RARITAN TWP., NJ – Officials approved a settlement yesterday that may resolve the township's “affordable” housing obligations.
As with most municipalities in New Jersey, the township is in court with the Fair Share Housing Center, a consequence of the state’s Council on Affordable Housing failure to enforce “affordable” housing requirements and a 2015 state Supreme Court ruling that then forced municipalities into court to settle the issues with the FSHC.
The terms approved by Township Committee at its regular meeting last night are subject to approval in Superior Court.
Officials would not provide the terms of the agreement until after the vote. Committeeman Gary Hazard was absent; the remaining members of the Committee approved the resolution unanimously and without discussion.
Committeeman Mike Mangin asked if there was an opportunity for comment, which Mayor Jeff Kuhl said wasn’t required “because it’s a resolution.”
Committee member Karen Gilbert said that everyone had an opportunity to comment on the draft for up to three minutes during the public comment section of the meeting. As she noted, Sharon Winnick had asked about the terms.
“But I still don’t have an answer,” Winnick told officials after the vote was held.
“The answer is we just adopted this resolution,” Gilbert said.
“But what is the agreement? That is the question,” Winnick said.
“It’s open to the public now. The agreement has been passed,” answered Mayor Jeff Kuhl.
Under the terms, the housing development that had been planned for the Dayton Road area near Carriage Gate has been removed. The Dayton Road proposal was controversial, in part because it had been included in the township’s Recreation and Open Space Inventory, and also because some claimed it was apparently habitat for bobcats, with one providing a photo claimed to be taken in the area.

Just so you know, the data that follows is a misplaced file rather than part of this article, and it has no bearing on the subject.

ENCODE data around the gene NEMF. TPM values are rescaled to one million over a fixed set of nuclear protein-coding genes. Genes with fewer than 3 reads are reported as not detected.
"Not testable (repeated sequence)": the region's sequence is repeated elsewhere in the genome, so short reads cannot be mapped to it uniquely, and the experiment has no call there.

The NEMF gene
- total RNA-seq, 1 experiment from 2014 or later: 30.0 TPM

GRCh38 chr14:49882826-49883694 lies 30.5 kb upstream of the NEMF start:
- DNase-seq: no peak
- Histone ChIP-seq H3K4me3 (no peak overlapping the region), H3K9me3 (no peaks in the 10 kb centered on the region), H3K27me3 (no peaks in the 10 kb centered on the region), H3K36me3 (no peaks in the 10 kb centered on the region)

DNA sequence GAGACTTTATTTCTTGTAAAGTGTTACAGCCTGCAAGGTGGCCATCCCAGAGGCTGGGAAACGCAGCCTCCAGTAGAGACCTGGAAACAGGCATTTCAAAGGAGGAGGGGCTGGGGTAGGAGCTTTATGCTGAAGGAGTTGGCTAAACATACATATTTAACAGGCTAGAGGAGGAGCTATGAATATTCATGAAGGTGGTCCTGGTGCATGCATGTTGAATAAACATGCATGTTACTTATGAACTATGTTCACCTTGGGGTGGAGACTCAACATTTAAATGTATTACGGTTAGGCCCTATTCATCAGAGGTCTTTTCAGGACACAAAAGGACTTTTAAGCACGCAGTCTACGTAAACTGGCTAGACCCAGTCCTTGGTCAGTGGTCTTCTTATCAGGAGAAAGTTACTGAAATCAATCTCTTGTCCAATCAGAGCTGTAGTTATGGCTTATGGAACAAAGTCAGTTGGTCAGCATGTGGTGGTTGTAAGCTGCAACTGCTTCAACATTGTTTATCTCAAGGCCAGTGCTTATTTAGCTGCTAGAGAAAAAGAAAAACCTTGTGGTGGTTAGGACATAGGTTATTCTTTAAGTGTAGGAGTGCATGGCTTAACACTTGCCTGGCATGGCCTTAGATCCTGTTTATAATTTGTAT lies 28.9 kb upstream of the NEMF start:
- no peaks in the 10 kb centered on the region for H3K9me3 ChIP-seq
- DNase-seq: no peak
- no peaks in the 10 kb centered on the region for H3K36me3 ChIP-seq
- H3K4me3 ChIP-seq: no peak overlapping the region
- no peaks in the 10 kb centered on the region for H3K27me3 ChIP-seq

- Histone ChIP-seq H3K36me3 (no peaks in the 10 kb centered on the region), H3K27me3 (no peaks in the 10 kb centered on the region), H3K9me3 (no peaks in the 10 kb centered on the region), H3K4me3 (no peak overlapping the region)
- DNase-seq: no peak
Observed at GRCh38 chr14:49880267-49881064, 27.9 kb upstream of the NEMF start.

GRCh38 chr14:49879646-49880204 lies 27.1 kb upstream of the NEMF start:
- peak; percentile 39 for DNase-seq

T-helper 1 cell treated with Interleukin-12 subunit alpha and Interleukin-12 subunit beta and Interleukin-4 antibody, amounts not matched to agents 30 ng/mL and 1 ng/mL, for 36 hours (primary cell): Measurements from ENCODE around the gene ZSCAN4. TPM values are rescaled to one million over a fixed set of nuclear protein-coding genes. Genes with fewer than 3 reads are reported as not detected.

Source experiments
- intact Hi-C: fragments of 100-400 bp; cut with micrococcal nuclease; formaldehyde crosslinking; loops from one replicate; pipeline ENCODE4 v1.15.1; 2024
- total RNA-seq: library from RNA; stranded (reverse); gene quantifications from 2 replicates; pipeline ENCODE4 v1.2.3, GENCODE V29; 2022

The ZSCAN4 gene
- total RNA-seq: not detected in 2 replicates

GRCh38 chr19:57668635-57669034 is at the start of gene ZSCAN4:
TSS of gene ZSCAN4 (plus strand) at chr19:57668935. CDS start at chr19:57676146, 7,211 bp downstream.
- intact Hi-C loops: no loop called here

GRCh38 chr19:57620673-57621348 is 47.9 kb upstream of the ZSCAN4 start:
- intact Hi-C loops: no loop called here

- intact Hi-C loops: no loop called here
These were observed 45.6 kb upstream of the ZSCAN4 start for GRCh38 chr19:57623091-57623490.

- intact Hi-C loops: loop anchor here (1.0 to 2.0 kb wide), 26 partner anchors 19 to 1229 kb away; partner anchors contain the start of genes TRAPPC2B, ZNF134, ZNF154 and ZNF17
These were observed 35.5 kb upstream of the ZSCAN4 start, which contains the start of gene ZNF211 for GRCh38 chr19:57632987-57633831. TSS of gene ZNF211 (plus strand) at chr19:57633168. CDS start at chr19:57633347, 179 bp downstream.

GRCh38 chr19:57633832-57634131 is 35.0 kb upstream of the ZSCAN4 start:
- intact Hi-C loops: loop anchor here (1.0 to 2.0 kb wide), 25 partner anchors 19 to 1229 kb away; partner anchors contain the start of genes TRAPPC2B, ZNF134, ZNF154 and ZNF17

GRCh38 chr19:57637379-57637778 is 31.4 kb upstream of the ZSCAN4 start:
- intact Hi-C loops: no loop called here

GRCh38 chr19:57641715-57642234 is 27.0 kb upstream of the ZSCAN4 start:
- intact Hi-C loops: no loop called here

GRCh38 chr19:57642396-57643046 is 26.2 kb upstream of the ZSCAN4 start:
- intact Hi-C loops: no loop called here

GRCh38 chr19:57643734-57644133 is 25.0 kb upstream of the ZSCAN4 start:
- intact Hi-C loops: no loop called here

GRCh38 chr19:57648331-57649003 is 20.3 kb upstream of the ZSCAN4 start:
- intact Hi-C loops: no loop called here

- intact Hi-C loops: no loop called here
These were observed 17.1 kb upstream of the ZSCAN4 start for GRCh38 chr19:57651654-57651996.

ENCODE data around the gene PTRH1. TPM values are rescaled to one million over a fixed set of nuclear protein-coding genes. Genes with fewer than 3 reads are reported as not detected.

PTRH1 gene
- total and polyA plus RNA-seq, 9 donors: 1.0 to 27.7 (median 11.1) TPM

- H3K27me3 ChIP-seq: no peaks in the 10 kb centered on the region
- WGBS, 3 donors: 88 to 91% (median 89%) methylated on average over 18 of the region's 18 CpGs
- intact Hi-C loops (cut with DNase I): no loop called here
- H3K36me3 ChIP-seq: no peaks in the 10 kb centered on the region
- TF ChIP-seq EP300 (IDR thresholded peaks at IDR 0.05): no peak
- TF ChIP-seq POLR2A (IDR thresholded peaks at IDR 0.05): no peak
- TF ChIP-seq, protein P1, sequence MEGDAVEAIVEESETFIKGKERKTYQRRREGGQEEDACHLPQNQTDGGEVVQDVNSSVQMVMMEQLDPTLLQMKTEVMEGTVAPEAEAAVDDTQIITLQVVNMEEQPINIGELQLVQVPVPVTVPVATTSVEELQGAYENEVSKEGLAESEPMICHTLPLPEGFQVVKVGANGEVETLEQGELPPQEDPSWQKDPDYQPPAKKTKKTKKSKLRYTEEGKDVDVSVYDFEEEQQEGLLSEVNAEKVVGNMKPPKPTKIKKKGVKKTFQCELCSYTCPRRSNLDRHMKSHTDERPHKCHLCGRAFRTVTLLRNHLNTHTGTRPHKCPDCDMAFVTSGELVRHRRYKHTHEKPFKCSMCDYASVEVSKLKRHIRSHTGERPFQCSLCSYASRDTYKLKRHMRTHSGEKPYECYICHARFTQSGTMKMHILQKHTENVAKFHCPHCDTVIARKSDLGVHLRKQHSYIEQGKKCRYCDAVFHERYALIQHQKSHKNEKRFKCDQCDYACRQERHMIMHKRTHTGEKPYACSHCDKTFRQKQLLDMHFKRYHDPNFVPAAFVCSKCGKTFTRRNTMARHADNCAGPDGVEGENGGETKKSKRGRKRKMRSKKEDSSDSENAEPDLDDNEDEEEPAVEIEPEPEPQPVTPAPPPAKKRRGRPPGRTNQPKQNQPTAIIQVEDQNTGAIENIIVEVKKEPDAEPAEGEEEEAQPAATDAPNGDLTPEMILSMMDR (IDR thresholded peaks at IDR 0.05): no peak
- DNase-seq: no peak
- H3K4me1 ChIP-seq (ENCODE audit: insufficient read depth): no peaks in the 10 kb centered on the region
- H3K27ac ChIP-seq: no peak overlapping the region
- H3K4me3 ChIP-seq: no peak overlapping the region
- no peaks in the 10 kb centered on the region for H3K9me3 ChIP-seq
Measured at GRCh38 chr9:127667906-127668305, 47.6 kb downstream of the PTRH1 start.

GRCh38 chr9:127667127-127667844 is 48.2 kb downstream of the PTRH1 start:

Replacing the Dayton Road project is another site at 66 Junction Road, which would provide 100 units in a “municipally sponsored” project that would include only affordable housing. The pending agreement states that the township must provide proof of funding for the project – even if that includes borrowing the money – and that construction must begin with two years of the court approving the settlement terms.
Within 10 days of the court’s approval of the plan, the township will be required to “pay FSHC attorneys fees and costs” totaling $15,000.
The Junction Road project still leaves the township with an obligation to provide another 178 units of housing. Under the agreement, they would be distributed as follows: Enclave at Raritan Junction, 40 units; Raritan Town Square, 35 units; Village at Raritan Junction, 28 units; Group Home and Supportive Housing Program, 27 units; Raritan Junction, 21 units; Cedar Grove Shopping Center, 6 units. Another 21 units would be possible by extensions of expiring development controls.
Because the plan already has municipal approval, the only remaining opportunity for the public to address the plan with the hope of influencing it will be in Superior Court. The date for that hearing has not yet been set.